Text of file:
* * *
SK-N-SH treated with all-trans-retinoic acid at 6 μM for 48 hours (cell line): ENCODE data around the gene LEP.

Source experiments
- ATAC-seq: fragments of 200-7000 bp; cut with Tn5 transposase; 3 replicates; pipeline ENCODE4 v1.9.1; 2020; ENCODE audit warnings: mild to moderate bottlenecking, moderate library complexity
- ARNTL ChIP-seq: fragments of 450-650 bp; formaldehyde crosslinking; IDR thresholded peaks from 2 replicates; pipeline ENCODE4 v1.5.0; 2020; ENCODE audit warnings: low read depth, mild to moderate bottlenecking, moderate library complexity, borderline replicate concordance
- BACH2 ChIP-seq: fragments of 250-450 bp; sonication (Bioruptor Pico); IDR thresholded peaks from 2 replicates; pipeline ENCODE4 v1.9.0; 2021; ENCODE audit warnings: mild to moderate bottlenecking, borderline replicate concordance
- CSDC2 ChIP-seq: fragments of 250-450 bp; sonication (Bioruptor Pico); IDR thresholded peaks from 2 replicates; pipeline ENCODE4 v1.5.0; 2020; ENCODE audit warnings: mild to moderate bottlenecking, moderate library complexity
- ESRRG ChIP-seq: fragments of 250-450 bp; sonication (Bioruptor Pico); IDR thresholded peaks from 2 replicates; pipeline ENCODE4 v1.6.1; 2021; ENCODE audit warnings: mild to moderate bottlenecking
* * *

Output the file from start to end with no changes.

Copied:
SK-N-SH treated with all-trans-retinoic acid at 6 μM for 48 hours (cell line): ENCODE data around the gene LEP.

Source experiments
- ATAC-seq: fragments of 200-7000 bp; cut with Tn5 transposase; 3 replicates; pipeline ENCODE4 v1.9.1; 2020; ENCODE audit warnings: mild to moderate bottlenecking, moderate library complexity
- ARNTL ChIP-seq: fragments of 450-650 bp; formaldehyde crosslinking; IDR thresholded peaks from 2 replicates; pipeline ENCODE4 v1.5.0; 2020; ENCODE audit warnings: low read depth, mild to moderate bottlenecking, moderate library complexity, borderline replicate concordance
- BACH2 ChIP-seq: fragments of 250-450 bp; sonication (Bioruptor Pico); IDR thresholded peaks from 2 replicates; pipeline ENCODE4 v1.9.0; 2021; ENCODE audit warnings: mild to moderate bottlenecking, borderline replicate concordance
- CSDC2 ChIP-seq: fragments of 250-450 bp; sonication (Bioruptor Pico); IDR thresholded peaks from 2 replicates; pipeline ENCODE4 v1.5.0; 2020; ENCODE audit warnings: mild to moderate bottlenecking, moderate library complexity
- ESRRG ChIP-seq: fragments of 250-450 bp; sonication (Bioruptor Pico); IDR thresholded peaks from 2 replicates; pipeline ENCODE4 v1.6.1; 2021; ENCODE audit warnings: mild to moderate bottlenecking